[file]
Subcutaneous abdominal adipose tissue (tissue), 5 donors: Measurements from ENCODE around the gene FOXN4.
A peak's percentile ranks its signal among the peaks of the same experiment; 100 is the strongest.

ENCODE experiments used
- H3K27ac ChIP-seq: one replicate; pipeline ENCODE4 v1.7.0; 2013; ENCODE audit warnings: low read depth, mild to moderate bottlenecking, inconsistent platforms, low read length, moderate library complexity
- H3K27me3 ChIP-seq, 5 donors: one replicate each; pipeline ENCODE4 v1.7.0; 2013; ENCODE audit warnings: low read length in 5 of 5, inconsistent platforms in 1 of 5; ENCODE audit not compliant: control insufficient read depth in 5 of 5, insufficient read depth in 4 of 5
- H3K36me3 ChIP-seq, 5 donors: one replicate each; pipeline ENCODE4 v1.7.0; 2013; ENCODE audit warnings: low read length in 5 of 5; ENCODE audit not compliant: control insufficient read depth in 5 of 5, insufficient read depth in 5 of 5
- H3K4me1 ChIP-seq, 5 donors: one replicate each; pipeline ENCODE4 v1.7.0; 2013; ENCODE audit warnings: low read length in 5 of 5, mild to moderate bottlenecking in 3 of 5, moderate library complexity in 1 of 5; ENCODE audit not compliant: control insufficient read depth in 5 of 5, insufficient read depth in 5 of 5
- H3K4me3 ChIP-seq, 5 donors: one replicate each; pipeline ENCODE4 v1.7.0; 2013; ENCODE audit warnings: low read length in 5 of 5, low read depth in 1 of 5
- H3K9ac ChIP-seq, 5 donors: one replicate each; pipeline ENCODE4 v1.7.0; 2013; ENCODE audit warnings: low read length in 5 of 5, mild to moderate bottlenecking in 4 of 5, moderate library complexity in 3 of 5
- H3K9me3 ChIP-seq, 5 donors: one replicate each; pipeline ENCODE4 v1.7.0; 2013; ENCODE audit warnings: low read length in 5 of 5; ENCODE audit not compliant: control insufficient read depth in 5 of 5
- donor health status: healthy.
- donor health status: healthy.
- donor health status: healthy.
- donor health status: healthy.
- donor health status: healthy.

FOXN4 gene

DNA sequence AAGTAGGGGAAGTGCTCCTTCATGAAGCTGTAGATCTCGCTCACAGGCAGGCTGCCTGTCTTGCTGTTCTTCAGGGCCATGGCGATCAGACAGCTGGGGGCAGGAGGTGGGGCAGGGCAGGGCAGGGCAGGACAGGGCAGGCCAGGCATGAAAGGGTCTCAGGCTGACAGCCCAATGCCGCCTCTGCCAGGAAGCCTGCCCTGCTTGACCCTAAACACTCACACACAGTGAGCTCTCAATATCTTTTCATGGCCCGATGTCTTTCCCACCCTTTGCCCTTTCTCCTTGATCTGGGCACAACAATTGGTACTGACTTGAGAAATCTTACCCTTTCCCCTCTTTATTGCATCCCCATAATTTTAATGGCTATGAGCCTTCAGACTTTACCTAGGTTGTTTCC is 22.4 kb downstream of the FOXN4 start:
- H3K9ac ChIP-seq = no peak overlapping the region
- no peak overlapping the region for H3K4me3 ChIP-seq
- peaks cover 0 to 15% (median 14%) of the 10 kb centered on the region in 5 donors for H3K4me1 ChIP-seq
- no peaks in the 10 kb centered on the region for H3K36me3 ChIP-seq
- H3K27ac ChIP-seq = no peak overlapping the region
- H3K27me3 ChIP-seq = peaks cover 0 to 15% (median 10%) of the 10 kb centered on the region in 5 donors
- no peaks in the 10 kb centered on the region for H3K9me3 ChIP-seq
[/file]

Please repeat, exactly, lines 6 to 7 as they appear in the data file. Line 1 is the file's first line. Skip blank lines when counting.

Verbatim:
- H3K36me3 ChIP-seq, 5 donors: one replicate each; pipeline ENCODE4 v1.7.0; 2013; ENCODE audit warnings: low read length in 5 of 5; ENCODE audit not compliant: control insufficient read depth in 5 of 5, insufficient read depth in 5 of 5
- H3K4me1 ChIP-seq, 5 donors: one replicate each; pipeline ENCODE4 v1.7.0; 2013; ENCODE audit warnings: low read length in 5 of 5, mild to moderate bottlenecking in 3 of 5, moderate library complexity in 1 of 5; ENCODE audit not compliant: control insufficient read depth in 5 of 5, insufficient read depth in 5 of 5